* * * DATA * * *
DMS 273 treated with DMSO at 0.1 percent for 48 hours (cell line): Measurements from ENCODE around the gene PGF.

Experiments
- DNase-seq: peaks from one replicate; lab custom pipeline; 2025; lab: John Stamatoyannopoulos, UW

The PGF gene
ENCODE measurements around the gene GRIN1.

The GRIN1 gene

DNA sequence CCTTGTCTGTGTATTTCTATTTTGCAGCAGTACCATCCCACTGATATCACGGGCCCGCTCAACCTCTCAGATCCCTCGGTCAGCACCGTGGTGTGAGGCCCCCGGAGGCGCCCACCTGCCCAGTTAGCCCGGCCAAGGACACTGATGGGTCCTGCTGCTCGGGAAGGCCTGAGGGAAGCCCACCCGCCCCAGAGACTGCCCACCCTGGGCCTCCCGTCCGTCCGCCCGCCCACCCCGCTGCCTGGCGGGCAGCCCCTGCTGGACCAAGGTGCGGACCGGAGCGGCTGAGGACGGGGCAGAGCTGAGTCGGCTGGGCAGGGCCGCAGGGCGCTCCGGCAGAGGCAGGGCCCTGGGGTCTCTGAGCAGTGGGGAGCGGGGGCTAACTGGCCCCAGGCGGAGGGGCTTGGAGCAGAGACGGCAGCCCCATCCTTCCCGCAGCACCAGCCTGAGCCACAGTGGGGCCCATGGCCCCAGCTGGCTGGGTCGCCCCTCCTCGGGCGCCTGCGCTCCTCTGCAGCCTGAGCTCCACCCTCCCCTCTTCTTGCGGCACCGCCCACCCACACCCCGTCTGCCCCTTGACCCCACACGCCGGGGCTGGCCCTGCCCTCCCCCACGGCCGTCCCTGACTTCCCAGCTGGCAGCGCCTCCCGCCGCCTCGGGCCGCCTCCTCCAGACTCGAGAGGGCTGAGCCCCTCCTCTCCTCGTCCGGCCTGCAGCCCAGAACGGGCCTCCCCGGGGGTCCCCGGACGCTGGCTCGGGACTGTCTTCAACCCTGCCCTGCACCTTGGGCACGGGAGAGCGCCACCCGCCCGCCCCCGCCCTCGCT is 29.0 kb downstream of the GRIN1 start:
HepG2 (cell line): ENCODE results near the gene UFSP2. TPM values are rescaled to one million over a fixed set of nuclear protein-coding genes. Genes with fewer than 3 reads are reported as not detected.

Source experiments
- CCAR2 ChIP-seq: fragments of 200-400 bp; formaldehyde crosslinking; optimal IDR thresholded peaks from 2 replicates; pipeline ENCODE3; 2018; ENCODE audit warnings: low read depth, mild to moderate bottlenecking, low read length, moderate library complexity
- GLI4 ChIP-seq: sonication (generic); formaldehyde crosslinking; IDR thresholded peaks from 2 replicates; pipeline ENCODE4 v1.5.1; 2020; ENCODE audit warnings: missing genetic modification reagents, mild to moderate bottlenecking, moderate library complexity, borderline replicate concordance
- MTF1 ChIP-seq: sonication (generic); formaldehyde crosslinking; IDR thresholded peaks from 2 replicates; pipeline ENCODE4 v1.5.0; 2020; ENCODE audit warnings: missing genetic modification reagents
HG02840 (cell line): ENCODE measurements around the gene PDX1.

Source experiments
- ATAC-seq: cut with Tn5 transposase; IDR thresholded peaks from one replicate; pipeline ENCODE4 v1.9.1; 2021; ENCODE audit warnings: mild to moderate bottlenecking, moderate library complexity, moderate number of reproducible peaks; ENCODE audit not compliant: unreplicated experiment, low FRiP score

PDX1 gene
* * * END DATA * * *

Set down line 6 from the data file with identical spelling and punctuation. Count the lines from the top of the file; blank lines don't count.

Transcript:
The GRIN1 gene